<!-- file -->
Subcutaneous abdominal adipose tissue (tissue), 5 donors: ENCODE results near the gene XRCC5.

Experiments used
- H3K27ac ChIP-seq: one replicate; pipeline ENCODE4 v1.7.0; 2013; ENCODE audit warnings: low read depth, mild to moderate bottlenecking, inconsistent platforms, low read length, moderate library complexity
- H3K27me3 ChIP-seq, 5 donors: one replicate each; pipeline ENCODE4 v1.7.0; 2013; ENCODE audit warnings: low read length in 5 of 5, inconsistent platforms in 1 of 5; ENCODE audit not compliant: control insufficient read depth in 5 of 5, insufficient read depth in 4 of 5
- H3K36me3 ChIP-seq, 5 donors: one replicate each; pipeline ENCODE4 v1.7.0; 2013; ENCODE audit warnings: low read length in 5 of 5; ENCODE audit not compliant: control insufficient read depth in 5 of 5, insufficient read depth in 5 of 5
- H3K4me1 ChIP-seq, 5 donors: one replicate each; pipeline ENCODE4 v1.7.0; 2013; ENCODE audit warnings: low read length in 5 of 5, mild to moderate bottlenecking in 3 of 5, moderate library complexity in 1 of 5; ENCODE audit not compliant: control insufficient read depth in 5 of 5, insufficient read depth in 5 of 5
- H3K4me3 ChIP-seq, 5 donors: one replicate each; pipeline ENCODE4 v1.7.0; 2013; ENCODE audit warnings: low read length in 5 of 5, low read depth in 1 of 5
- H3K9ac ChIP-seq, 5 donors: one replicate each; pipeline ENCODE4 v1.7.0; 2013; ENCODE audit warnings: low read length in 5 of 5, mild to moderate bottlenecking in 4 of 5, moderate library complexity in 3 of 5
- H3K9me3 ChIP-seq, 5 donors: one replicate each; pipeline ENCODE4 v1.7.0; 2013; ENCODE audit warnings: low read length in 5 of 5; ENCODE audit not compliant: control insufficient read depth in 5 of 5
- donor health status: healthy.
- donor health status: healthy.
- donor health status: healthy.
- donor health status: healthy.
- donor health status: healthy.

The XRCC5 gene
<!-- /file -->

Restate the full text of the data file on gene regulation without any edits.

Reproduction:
Subcutaneous abdominal adipose tissue (tissue), 5 donors: ENCODE results near the gene XRCC5.

Experiments used
- H3K27ac ChIP-seq: one replicate; pipeline ENCODE4 v1.7.0; 2013; ENCODE audit warnings: low read depth, mild to moderate bottlenecking, inconsistent platforms, low read length, moderate library complexity
- H3K27me3 ChIP-seq, 5 donors: one replicate each; pipeline ENCODE4 v1.7.0; 2013; ENCODE audit warnings: low read length in 5 of 5, inconsistent platforms in 1 of 5; ENCODE audit not compliant: control insufficient read depth in 5 of 5, insufficient read depth in 4 of 5
- H3K36me3 ChIP-seq, 5 donors: one replicate each; pipeline ENCODE4 v1.7.0; 2013; ENCODE audit warnings: low read length in 5 of 5; ENCODE audit not compliant: control insufficient read depth in 5 of 5, insufficient read depth in 5 of 5
- H3K4me1 ChIP-seq, 5 donors: one replicate each; pipeline ENCODE4 v1.7.0; 2013; ENCODE audit warnings: low read length in 5 of 5, mild to moderate bottlenecking in 3 of 5, moderate library complexity in 1 of 5; ENCODE audit not compliant: control insufficient read depth in 5 of 5, insufficient read depth in 5 of 5
- H3K4me3 ChIP-seq, 5 donors: one replicate each; pipeline ENCODE4 v1.7.0; 2013; ENCODE audit warnings: low read length in 5 of 5, low read depth in 1 of 5
- H3K9ac ChIP-seq, 5 donors: one replicate each; pipeline ENCODE4 v1.7.0; 2013; ENCODE audit warnings: low read length in 5 of 5, mild to moderate bottlenecking in 4 of 5, moderate library complexity in 3 of 5
- H3K9me3 ChIP-seq, 5 donors: one replicate each; pipeline ENCODE4 v1.7.0; 2013; ENCODE audit warnings: low read length in 5 of 5; ENCODE audit not compliant: control insufficient read depth in 5 of 5
- donor health status: healthy.
- donor health status: healthy.
- donor health status: healthy.
- donor health status: healthy.
- donor health status: healthy.

The XRCC5 gene